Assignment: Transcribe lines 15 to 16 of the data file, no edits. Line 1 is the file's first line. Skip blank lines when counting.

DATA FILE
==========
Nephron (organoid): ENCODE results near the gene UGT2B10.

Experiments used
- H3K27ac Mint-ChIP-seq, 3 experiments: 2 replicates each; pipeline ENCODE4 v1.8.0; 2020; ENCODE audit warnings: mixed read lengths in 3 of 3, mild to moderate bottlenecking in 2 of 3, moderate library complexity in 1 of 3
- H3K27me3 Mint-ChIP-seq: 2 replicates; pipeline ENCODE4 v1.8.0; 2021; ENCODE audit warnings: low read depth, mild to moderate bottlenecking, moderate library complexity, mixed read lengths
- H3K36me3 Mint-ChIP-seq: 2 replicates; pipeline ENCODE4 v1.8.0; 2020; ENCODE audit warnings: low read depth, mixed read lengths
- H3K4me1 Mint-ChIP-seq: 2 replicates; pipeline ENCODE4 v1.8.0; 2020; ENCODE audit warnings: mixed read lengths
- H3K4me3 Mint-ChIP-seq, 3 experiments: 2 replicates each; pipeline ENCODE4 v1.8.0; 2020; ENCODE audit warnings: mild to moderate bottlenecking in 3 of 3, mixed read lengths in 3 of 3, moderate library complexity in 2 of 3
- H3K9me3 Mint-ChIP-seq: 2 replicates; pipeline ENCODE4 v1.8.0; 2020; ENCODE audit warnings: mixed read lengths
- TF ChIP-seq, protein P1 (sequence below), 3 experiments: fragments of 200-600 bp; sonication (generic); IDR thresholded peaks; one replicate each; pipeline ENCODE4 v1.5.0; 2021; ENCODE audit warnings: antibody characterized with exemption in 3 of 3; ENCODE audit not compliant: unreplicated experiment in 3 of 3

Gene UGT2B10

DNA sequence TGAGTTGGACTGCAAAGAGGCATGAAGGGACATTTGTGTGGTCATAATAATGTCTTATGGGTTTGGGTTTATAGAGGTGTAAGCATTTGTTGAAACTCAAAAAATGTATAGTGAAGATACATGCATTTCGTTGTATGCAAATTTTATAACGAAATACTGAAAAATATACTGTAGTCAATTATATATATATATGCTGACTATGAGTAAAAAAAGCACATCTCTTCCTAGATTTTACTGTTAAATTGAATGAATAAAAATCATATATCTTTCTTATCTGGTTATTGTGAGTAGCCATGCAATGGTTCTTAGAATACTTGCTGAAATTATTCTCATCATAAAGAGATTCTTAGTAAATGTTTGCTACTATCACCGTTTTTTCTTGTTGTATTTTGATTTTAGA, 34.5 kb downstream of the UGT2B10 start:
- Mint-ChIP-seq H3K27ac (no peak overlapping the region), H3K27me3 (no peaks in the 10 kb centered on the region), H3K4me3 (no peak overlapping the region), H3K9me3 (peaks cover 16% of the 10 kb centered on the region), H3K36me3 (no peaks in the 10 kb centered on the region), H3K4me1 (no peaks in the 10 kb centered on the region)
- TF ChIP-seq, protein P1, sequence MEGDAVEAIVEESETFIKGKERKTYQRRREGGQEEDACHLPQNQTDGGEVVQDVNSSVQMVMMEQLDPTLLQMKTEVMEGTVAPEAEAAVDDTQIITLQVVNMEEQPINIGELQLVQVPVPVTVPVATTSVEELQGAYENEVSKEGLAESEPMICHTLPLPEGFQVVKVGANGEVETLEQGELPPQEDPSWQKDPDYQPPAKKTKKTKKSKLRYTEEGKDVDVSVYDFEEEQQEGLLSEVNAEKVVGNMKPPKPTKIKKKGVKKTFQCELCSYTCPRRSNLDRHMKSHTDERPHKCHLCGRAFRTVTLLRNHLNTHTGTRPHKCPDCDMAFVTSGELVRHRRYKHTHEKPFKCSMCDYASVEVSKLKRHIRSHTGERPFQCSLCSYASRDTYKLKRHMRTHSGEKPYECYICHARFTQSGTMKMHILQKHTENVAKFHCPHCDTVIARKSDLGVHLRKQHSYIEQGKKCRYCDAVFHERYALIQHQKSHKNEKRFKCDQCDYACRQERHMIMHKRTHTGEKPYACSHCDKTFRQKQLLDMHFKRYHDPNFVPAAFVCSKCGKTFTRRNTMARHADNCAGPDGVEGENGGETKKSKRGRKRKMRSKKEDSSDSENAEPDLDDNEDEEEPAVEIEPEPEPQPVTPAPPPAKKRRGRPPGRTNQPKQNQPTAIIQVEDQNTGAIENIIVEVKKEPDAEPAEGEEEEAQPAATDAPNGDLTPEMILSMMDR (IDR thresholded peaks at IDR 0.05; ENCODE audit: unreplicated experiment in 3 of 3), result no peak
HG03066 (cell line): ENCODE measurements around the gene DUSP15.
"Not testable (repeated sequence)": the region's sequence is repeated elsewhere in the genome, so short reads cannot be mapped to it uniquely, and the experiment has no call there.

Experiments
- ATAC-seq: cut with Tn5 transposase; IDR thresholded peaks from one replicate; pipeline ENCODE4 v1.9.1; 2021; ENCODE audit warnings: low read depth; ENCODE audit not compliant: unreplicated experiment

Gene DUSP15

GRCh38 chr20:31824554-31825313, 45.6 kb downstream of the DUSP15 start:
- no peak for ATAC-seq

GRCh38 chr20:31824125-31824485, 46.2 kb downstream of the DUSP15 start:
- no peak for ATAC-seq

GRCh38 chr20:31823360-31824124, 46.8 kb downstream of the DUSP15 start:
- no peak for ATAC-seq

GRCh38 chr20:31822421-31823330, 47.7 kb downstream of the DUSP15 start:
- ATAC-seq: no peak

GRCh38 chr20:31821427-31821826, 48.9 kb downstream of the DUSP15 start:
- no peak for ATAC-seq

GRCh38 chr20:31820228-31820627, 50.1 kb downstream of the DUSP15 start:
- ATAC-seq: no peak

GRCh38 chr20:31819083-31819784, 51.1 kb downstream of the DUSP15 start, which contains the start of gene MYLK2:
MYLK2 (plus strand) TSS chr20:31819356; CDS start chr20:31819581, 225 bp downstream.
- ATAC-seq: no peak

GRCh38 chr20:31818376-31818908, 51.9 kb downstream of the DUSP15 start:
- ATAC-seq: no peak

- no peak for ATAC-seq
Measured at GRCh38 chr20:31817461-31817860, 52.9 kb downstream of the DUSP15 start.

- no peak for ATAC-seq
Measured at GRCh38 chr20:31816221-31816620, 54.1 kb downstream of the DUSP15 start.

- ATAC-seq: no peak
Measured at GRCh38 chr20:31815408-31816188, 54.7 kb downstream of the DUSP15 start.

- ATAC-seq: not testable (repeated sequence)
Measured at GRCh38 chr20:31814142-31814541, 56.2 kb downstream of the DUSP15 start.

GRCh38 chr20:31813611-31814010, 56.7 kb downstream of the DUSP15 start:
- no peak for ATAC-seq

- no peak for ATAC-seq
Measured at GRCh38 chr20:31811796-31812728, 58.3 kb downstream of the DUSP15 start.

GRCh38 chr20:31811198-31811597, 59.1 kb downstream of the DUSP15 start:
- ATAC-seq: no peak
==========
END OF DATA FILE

"Not testable (repeated sequence)": the region's sequence is repeated elsewhere in the genome, so short reads cannot be mapped to it uniquely, and the experiment has no call there.

Experiments